Late 16th-century knives, Canterbury Heritage Museum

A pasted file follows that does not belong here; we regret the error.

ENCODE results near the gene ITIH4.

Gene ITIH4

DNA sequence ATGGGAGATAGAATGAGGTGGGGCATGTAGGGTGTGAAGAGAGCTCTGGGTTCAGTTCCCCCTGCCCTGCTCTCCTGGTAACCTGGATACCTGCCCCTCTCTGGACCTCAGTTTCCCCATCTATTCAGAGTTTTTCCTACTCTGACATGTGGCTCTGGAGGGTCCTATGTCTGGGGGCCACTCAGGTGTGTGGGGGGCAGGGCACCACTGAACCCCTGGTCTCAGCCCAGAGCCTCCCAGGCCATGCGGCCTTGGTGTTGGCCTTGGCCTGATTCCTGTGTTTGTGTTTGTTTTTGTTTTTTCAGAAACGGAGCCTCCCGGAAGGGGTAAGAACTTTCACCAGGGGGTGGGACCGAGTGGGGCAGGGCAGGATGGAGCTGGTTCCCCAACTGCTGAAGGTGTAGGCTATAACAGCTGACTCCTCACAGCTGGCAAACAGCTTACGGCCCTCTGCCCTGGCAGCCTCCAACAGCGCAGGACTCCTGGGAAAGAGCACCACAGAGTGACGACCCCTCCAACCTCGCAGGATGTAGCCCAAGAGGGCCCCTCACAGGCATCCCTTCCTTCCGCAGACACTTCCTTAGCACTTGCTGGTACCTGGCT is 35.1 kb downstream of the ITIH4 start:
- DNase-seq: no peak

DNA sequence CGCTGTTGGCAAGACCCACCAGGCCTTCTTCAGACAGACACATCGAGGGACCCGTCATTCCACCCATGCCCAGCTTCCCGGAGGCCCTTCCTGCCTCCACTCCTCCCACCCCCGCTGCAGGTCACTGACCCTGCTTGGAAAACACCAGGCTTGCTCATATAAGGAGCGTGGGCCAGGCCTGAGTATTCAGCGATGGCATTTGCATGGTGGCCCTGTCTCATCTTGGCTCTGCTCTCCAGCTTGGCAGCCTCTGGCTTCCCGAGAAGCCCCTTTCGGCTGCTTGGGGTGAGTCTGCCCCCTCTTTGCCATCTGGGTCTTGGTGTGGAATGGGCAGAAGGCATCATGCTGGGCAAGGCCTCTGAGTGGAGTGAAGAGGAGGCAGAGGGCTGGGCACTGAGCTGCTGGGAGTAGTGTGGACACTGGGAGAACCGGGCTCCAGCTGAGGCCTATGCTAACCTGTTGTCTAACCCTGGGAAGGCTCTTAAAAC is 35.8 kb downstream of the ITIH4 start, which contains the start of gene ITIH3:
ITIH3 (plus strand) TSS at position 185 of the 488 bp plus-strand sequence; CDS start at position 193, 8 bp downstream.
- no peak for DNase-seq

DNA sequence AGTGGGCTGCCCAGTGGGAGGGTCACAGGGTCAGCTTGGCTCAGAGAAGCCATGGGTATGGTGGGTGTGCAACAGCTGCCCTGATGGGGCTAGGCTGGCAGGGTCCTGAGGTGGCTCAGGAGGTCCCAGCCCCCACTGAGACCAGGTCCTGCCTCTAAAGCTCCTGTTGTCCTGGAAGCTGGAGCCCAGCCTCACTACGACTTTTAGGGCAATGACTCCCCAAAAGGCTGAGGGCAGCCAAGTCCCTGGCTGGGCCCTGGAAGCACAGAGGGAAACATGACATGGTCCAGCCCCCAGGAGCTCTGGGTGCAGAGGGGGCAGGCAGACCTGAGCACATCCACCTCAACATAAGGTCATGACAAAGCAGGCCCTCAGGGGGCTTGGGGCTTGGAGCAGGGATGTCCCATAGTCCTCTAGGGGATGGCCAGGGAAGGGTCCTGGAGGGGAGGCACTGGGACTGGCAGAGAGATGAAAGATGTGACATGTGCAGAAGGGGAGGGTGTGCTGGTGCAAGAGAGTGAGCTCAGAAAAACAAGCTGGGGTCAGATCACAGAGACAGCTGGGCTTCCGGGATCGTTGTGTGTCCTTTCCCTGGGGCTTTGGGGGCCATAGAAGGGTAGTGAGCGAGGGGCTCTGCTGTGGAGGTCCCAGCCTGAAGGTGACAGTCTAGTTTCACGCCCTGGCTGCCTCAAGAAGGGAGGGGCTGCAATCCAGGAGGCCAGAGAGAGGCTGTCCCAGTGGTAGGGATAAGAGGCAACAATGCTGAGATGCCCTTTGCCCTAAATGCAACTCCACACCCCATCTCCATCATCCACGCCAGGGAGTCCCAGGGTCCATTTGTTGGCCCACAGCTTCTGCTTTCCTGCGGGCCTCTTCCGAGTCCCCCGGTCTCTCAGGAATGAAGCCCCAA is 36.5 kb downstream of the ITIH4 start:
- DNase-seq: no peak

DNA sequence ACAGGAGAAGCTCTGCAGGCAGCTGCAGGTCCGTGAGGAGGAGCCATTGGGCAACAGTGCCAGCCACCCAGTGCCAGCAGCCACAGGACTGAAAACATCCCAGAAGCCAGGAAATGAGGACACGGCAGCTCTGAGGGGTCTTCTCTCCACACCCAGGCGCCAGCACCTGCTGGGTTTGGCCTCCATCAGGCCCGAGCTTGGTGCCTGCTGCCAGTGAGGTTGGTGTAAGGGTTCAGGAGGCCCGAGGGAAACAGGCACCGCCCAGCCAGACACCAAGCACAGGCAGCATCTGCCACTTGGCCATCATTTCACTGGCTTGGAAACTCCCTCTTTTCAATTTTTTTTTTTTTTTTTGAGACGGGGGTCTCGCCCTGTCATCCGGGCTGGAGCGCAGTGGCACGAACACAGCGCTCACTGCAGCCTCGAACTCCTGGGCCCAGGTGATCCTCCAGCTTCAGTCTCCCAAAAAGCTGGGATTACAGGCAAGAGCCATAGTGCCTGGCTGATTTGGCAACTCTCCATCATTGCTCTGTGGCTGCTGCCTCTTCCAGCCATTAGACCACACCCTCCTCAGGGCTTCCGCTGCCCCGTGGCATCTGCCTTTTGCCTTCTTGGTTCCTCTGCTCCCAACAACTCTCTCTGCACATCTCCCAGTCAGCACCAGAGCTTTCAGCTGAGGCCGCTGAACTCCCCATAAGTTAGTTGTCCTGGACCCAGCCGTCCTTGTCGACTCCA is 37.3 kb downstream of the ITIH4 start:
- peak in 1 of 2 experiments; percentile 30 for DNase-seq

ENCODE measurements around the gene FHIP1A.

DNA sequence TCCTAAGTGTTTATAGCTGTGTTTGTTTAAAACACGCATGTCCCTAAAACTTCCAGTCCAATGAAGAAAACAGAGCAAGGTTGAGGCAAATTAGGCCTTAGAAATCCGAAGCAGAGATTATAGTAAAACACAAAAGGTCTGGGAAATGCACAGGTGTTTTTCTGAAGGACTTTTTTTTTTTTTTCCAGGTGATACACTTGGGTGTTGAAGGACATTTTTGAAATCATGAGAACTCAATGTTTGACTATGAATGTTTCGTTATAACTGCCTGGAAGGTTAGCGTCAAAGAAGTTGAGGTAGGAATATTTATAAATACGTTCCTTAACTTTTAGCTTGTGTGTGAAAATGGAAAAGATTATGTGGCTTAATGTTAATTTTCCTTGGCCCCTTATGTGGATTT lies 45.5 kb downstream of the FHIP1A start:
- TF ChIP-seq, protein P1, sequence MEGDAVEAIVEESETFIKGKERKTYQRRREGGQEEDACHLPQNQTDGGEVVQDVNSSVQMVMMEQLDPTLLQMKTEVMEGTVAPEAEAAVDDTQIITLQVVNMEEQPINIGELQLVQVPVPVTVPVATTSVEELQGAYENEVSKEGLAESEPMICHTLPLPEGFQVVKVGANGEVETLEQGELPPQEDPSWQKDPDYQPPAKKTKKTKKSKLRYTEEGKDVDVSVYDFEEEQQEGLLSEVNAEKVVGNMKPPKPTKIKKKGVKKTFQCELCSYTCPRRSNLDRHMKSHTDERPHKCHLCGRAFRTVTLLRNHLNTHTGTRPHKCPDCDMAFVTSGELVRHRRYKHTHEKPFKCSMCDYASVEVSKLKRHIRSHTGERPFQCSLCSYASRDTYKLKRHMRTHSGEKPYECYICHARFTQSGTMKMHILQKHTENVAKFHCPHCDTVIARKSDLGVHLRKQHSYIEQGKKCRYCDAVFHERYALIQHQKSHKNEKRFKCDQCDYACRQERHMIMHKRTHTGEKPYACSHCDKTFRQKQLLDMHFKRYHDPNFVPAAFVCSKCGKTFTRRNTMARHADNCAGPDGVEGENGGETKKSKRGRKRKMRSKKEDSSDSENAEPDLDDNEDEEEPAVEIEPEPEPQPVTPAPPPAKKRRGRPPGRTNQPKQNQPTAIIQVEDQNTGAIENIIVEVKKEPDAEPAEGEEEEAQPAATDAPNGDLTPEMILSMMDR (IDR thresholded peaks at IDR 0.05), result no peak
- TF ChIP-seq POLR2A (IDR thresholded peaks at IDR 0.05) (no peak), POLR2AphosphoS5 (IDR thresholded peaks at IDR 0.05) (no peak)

Allied to these observations, I want to turn to a lecture I heard yesterday about an investigation of working practices in south west England during the later 16th and 17th centuries from a gender perspective, and thus especially appropriate in a week that celebrated International Women’s Day. This Leverhulme-funded project: https://earlymodernwomenswork.wordpress.com/ based at the University of Exeter is using three types of documentary evidence: coroners’ reports, church court records and quarter sessions to explore the counties of Cornwall, Devon, Somerset, Wiltshire and Hampshire. Professor Jane Whittle’s preliminary findings were very interesting, but listening to her yesterday I was struck by how helpful it would be if she and her team were also looking beyond the documentary sources in their exploration of how and why particular work activities were carried out in terms of gender differences. For example, she noted that the historiography frequently states that hay making was done by women but that she had evidence of male involvement, even though women hay makers outnumbered men in the records. Thinking about the south west, and to be honest elsewhere, this makes perfect sense because hay making comprises a number of different tasks, is heavily weather dependent, and a disastrous hay season can spell catastrophe for livestock farmers in the coming winter. Consequently, and especially in a region of higher than average rainfall and where livestock farming is critical, it was essential that as many people as possible were involved in ensuring the hay was made and gathered as speedily as possible.